Health and Payment

Health and Payment in Tanzania and the labour laws includes medical leave from work, workers compensation, work injury compensation, sick leave entitlement, sick leave and pay

 

 

 

 

What do the labour laws say about me and my family’s medical treatment?

The Employment and Labour Relations Act, 2004 has retained the provision of Medical Treatment and Burial of Deceased Employee and Dependents that was in the Employment Ordinance. Medical Treatment section 100 of the Employment Ordinance provides that an employer shall cater for medical treatment only for those employees and dependents who reside under the same roof, and only if they reside at the employer’s premises. 

However, recognising that sickness affects productivity the majority of employers opt to cover for medical treatment of their staff. With public servants the employer is obligated under the prevailing law to cater for medical expenses and the same is done through the National Health Insurance Fund (NHIF).

 What action do I take in the event of prolonged illness?

The prevailing labour laws provide for a maximum of one hundred and twenty six (126) days of paid sick leave in a thirty six months cycle, for an employee who provides a medical certificate to certify his/her sickness.

 However, not all 126 days are fully payable. An employee will be entitled to his/her full salary during the first 63 days and to half salary for the remaining 63 days. If sickness is prolonged after the expiry of the 126 days and the employee can still not work the employer can opt to terminate the employment of that employee on medical grounds.
However, before terminating the employee one is required to consider alternative for a light job if such is available. There is no special provision for illness such as HIV and AIDS under the Employment and Labour Relations Act, 2004 therefore the laws apply cross-cuttingly. Collective bargaining agreements and internal policies of the company can take care of such illness.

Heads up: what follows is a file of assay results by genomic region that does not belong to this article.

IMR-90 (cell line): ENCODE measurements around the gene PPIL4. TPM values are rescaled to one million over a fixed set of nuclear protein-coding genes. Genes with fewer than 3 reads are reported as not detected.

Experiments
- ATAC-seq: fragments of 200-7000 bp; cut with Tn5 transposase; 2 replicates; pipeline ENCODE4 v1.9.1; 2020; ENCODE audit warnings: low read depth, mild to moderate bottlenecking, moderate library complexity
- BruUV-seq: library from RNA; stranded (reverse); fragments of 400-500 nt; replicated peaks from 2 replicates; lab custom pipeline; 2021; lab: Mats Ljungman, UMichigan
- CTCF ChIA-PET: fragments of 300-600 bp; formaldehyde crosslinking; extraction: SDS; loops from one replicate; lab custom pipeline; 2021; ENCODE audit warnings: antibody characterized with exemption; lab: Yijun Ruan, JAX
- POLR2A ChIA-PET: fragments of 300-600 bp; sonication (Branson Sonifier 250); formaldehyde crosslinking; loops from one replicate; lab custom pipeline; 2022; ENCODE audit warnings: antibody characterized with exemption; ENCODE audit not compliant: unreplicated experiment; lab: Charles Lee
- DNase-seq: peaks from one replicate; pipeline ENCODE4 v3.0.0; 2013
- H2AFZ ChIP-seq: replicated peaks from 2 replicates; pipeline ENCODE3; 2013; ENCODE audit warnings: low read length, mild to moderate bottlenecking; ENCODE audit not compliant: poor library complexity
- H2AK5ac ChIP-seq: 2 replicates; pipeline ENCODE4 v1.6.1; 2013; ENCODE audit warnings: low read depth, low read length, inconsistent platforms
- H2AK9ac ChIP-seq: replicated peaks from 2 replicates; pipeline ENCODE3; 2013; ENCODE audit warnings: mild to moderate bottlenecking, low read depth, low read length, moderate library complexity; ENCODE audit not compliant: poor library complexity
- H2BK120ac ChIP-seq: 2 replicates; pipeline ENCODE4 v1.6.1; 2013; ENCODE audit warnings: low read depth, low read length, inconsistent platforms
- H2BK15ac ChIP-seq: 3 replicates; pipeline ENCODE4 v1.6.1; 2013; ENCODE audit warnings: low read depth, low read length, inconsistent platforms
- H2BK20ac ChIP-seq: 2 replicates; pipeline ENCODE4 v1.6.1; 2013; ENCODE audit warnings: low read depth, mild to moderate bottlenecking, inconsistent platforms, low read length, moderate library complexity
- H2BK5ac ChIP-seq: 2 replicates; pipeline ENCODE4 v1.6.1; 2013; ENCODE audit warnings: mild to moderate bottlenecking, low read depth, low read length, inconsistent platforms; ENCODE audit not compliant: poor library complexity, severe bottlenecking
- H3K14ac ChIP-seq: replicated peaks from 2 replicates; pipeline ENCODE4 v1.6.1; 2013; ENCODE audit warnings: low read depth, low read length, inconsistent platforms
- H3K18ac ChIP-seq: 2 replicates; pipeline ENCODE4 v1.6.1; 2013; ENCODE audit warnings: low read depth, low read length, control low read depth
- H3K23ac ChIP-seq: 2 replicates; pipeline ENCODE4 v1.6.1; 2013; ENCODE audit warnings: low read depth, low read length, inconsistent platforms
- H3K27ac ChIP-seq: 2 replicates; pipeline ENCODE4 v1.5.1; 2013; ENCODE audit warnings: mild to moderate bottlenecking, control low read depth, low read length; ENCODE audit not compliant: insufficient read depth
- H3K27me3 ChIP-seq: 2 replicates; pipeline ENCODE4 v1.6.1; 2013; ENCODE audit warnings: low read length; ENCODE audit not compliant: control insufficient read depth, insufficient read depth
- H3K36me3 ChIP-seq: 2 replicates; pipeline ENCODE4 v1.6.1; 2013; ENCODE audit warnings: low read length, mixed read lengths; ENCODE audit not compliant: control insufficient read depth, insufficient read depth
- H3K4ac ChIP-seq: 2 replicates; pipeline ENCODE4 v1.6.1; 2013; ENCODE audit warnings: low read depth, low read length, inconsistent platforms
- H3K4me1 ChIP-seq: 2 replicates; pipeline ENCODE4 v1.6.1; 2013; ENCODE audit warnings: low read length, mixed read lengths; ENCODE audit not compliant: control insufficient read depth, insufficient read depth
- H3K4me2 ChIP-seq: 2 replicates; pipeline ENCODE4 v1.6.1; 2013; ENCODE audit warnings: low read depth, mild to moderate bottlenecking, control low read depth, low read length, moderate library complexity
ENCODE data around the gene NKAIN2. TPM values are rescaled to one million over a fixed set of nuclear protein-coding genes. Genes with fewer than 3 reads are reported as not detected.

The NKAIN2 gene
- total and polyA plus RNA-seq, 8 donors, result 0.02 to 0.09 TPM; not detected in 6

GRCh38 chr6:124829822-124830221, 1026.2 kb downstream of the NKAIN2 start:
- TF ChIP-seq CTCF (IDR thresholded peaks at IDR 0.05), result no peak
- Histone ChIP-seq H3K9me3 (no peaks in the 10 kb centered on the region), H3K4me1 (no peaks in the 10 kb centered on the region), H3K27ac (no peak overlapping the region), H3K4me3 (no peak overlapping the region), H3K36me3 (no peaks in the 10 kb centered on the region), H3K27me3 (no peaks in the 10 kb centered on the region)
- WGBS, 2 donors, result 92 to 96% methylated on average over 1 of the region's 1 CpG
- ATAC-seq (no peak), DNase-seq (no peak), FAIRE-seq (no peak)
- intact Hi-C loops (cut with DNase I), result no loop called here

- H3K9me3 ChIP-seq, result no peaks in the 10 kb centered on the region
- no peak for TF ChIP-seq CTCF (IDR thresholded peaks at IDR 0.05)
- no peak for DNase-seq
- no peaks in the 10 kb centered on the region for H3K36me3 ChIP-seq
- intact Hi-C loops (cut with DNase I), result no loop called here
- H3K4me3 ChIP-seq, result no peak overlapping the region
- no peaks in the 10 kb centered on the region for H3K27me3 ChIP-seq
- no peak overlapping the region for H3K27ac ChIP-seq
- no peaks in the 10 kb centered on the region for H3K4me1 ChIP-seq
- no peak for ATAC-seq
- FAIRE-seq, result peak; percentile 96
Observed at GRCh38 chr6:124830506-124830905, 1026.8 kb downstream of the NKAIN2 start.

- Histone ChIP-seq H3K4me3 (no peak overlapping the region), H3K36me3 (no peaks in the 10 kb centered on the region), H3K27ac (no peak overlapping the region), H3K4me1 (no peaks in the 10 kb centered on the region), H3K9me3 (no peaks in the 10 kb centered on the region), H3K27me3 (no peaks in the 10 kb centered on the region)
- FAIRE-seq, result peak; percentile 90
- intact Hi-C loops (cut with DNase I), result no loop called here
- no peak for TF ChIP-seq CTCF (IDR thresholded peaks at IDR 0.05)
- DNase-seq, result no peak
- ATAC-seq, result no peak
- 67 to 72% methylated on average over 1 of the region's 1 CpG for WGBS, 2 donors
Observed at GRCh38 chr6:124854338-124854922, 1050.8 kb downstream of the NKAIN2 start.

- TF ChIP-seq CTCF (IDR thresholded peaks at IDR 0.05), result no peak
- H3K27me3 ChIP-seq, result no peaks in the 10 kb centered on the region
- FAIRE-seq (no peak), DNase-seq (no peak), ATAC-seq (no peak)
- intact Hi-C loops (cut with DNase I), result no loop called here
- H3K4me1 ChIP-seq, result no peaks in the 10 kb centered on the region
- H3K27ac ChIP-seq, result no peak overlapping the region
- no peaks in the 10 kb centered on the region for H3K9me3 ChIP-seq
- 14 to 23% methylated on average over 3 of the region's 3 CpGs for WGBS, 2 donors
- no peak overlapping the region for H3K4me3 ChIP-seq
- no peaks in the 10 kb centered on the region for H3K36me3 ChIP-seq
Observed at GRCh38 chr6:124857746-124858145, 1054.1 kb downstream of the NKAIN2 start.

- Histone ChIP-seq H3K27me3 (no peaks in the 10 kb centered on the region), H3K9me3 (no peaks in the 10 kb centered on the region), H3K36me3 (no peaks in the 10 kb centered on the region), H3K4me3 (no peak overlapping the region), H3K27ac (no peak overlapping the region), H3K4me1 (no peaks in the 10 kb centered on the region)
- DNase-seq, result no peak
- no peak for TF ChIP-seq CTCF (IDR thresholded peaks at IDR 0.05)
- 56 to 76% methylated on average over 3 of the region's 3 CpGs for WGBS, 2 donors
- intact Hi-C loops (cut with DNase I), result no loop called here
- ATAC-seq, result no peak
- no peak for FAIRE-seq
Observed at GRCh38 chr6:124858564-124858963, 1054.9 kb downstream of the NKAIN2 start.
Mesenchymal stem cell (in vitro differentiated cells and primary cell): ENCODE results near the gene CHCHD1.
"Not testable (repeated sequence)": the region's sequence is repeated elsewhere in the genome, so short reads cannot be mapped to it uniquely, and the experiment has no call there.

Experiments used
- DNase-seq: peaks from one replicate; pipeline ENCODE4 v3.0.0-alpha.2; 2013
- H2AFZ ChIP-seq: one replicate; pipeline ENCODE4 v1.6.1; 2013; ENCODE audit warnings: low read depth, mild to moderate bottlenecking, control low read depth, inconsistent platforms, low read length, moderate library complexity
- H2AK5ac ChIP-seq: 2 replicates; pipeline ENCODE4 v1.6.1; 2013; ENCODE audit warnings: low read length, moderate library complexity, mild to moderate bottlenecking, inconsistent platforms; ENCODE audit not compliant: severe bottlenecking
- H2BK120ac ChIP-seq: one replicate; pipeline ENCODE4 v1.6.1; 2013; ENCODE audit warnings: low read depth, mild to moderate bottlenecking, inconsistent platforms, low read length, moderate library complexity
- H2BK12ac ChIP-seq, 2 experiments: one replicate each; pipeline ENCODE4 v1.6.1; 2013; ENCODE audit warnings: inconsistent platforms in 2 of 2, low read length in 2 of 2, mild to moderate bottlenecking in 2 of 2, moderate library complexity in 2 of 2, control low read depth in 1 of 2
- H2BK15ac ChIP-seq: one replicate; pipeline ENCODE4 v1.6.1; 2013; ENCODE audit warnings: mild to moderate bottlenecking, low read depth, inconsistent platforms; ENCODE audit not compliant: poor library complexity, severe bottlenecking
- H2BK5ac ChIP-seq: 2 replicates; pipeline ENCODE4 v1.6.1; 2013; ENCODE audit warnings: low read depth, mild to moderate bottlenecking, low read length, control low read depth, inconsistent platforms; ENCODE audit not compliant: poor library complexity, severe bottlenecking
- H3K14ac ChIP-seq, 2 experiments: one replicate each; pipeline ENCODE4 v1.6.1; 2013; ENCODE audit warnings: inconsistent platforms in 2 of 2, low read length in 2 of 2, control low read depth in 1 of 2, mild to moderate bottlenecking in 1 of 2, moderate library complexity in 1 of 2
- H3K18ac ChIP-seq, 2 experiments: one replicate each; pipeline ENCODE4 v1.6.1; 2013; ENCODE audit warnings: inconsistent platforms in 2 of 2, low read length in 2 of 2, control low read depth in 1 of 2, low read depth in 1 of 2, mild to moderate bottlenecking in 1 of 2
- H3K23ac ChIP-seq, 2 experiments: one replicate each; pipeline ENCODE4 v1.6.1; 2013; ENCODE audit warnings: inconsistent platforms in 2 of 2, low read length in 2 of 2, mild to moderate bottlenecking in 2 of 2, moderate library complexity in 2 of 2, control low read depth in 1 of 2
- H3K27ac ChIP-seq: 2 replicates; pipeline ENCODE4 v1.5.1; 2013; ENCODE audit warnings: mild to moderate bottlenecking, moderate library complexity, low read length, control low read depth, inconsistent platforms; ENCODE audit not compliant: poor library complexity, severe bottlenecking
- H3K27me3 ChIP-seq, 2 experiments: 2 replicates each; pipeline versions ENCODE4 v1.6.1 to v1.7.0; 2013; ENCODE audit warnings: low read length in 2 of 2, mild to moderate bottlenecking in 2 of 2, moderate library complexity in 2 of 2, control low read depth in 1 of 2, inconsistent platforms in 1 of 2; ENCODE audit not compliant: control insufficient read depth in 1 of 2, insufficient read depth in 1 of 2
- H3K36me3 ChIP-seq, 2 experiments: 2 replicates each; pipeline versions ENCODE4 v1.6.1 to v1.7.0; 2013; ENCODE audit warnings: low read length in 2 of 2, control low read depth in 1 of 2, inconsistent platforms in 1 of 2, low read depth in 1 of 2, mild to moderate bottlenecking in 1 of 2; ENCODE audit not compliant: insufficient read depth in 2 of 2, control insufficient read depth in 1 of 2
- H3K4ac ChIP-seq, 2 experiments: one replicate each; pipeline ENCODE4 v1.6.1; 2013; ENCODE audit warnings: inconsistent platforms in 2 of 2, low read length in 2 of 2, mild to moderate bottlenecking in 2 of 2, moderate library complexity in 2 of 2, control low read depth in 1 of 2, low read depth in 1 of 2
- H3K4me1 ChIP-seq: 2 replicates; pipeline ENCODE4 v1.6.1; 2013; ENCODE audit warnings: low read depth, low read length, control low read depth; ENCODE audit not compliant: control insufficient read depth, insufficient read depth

What happens if the illness is related to the job?

Although the law does not put an obligation on an employer to provide medical treatment for an employee, for most employers the practice has been to cater for the treatment of all employees injured while on duty. This can be certified by signed collective bargaining agreements and Human Resource Policies/Manuals.

Further, under the Workers Compensation Act, 2008 the employer is obligated to pay compensation to an employee who has sustained personal injury or death as a result of accidents sustained in the course of employment. Under this new law , a fund has been established and all employers will be required to contribute to that fund. In the event of any injury sustained in the course of employment the fund will compensate the injured employee.

What is the role of the social security schemes in terms of employees’ medical treatment?

There is no mandatory requirement by the regulator requiring schemes to provide for medical treatment packages. However, some social security funds like the NSSF have gone further, to provide medical benefits to its member with no further payment from a member. So if one is a member of the NSSF and your employer does not cater for your medical treatment, then you can approach NSSF. If you meet their requirements they will pay for your treatment in their designated hospitals.

Does a female employee get similar treatment/ compensation as a male in event of injury?

The Employment and Labour Relations Act, 2004, Workers Compensation Act, 2008 and the mother law i.e the Constitution of the United Republic of Tanzania do not allow any form of discrimination on the grounds of gender. Both women and men have the right to equal treatment, protection and equal benefit of the law. Regardless of the gender of an employee, treatment/compensation in respect of the same injury will not be biased.

 

 

 

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